20/146 doc/ru_RU.KOI8-R            100% |==============================| OK
21/146 doc/share                   100% |==============================| OK
22/146 doc/sr_YU.ISO8859-2         100% |==============================| OK
23/146 doc/tr_TR.ISO8859-9         100% |==============================| OK
24/146 doc/zh                      100% |==============================| OK
25/146 doc/zh_CN.GB2312            100% |==============================| OK
26/146 doc/zh_TW.Big5              100% |==============================| OK
27/146 ports                       100% |==============================| OK
28/146 ports/Mk                    100% |==============================| OK
29/146 ports/Templates             100% |==============================| OK
30/146 ports/Tools                 100% |==============================| OK
31/146 ports/accessibility         100% |==============================| OK
32/146 ports/arabic                100% |==============================| OK
33/146 ports/archivers             100% |==============================| OK
34/146 ports/astro                 100% |==============================| OK
35/146 ports/audio                 100% |==============================| OK
36/146 ports/benchmarks            100% |==============================| OK
37/146 ports/biology               100% |==============================| OK
38/146 ports/cad                   100% |==============================| OK
39/146 ports/chinese               100% |==============================| OK
40/146 ports/comms                 100% |==============================| OK
41/146 ports/converters            100% |==============================| OK
42/146 ports/databases             100% |==============================| OK
43/146 ports/deskutils             100% |==============================| OK
44/146 ports/devel                 100% |==============================| OK
45/146 ports/dns                   100% |==============================| OK
46/146 ports/editors               100% |==============================| OK
47/146 ports/emulators             100% |==============================| OK
48/146 ports/finance               100% |==============================| OK
49/146 ports/french                100% |==============================| OK
50/146 ports/ftp                   100% |==============================| OK
51/146 ports/games                 100% |==============================| OK
52/146 ports/german                100% |==============================| OK
53/146 ports/graphics              100% |==============================| OK
54/146 ports/hebrew                100% |==============================| OK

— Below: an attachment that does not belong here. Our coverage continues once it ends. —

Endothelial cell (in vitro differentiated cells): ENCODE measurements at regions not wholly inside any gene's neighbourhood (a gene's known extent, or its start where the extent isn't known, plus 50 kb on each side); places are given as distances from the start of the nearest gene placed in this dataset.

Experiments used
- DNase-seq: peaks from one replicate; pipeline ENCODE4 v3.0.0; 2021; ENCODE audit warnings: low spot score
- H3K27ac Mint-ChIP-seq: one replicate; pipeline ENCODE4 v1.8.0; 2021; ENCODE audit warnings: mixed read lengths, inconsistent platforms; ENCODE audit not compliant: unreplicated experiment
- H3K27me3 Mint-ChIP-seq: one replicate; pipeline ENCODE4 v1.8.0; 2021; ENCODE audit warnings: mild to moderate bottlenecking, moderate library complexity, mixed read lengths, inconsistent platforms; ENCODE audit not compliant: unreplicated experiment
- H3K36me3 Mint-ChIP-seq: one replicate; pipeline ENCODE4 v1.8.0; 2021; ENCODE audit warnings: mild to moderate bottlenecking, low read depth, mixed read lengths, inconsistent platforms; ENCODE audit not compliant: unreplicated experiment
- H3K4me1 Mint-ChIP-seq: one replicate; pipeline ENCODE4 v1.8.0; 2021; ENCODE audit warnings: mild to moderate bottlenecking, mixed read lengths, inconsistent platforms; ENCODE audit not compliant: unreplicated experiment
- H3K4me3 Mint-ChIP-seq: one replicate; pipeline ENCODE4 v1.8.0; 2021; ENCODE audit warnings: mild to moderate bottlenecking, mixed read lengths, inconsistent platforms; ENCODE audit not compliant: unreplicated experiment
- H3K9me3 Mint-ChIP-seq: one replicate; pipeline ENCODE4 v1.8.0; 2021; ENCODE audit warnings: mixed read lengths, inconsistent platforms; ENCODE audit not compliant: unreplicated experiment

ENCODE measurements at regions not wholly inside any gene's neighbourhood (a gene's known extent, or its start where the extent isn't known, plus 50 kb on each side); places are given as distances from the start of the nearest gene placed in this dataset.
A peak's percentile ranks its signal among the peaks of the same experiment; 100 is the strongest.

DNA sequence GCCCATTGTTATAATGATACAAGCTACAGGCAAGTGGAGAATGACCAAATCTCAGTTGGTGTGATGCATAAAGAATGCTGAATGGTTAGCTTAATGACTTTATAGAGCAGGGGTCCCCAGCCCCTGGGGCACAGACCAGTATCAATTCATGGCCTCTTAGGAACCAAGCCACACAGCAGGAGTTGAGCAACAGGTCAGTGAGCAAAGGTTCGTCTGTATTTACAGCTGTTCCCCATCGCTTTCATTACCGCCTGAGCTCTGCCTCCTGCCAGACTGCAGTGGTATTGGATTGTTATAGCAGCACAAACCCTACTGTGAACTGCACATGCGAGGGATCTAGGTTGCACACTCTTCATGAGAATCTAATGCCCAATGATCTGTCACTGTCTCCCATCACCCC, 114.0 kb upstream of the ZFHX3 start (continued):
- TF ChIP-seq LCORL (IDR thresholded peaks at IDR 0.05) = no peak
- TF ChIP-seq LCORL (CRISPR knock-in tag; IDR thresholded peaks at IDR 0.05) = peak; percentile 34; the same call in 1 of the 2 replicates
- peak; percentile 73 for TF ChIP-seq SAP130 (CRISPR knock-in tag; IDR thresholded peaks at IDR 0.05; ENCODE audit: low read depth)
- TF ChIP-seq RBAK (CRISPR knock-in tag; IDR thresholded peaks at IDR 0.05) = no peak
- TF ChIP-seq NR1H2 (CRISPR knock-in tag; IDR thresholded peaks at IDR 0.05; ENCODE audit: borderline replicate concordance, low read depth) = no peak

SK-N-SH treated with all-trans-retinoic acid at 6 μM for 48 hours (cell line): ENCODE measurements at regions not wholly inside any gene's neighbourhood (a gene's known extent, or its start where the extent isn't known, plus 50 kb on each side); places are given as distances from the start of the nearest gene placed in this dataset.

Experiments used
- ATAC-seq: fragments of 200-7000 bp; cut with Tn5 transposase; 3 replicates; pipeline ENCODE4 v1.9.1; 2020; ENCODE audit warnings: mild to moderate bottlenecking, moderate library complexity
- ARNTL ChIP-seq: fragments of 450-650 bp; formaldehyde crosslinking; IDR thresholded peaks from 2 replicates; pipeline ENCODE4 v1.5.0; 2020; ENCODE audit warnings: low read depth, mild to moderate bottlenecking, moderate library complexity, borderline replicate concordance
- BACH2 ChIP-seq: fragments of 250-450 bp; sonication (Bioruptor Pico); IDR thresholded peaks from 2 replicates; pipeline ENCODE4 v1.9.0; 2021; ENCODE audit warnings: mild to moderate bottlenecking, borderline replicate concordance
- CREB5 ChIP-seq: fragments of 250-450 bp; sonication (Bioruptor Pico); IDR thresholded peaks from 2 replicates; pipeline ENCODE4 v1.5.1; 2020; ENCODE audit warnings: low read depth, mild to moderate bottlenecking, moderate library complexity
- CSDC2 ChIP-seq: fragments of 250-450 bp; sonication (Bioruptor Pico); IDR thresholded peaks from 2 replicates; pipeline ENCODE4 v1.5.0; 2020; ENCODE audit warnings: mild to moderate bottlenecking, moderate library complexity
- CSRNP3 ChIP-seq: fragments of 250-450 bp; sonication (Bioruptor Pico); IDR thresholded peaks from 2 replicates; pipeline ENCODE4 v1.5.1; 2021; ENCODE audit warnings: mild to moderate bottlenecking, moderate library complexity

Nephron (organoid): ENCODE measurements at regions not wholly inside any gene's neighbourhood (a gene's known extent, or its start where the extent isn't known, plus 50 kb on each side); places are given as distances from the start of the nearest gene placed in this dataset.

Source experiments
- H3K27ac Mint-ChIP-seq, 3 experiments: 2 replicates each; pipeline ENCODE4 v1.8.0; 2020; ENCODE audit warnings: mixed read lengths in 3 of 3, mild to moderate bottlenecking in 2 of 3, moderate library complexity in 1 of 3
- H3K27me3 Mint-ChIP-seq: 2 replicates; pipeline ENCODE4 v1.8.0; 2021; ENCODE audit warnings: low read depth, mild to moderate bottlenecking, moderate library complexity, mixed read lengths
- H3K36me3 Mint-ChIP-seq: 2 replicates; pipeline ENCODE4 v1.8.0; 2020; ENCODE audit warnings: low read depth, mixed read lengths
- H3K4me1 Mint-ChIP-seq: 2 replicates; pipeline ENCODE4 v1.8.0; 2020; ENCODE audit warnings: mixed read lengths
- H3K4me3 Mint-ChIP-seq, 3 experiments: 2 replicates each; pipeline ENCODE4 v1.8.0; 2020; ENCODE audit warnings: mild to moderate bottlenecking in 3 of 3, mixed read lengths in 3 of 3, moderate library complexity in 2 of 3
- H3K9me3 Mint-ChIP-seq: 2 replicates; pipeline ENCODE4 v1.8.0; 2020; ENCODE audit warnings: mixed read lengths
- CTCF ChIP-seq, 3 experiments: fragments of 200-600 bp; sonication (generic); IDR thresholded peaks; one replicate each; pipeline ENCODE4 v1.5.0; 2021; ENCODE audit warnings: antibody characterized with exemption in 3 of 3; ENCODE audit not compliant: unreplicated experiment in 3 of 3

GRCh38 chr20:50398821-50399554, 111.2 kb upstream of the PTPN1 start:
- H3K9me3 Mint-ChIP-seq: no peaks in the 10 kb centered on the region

55/146 ports/hungarian             100% |==============================| OK
56/146 ports/irc                   100% |==============================| OK
57/146 ports/japanese              100% |==============================| OK
58/146 ports/java                  100% |==============================| OK
59/146 ports/korean                100% |==============================| OK
60/146 ports/lang                  100% |==============================| OK
61/146 ports/mail                  100% |==============================| OK
62/146 ports/math                  100% |==============================| OK
63/146 ports/mbone                 100% |==============================| OK
64/146 ports/misc                  100% |==============================| OK
65/146 ports/multimedia            100% |==============================| OK
66/146 ports/net                   100% |==============================| OK
67/146 ports/net-im                100% |==============================| OK
68/146 ports/net-mgmt              100% |==============================| OK
69/146 ports/net-p2p               100% |==============================| OK
70/146 ports/news                  100% |==============================| OK
71/146 ports/palm                  100% |==============================| OK
72/146 ports/polish                100% |==============================| OK
73/146 ports/ports-mgmt            100% |==============================| OK
74/146 ports/portuguese            100% |==============================| OK
75/146 ports/print                 100% |==============================| OK
76/146 ports/russian               100% |==============================| OK
77/146 ports/science               100% |==============================| OK
78/146 ports/security              100% |==============================| OK
79/146 ports/shells                100% |==============================| OK
80/146 ports/sysutils              100% |==============================| OK
81/146 ports/textproc              100% |==============================| OK
82/146 ports/ukrainian             100% |==============================| OK
83/146 ports/vietnamese            100% |==============================| OK
84/146 ports/www                   100% |==============================| OK
85/146 ports/x11                   100% |==============================| OK
86/146 ports/x11-clocks            100% |==============================| OK
87/146 ports/x11-drivers           100% |==============================| OK
88/146 ports/x11-fm                100% |==============================| OK
89/146 ports/x11-fonts             100% |==============================| OK
90/146 ports/x11-servers           100% |==============================| OK
91/146 ports/x11-themes            100% |==============================| OK
92/146 ports/x11-toolkits          100% |==============================| OK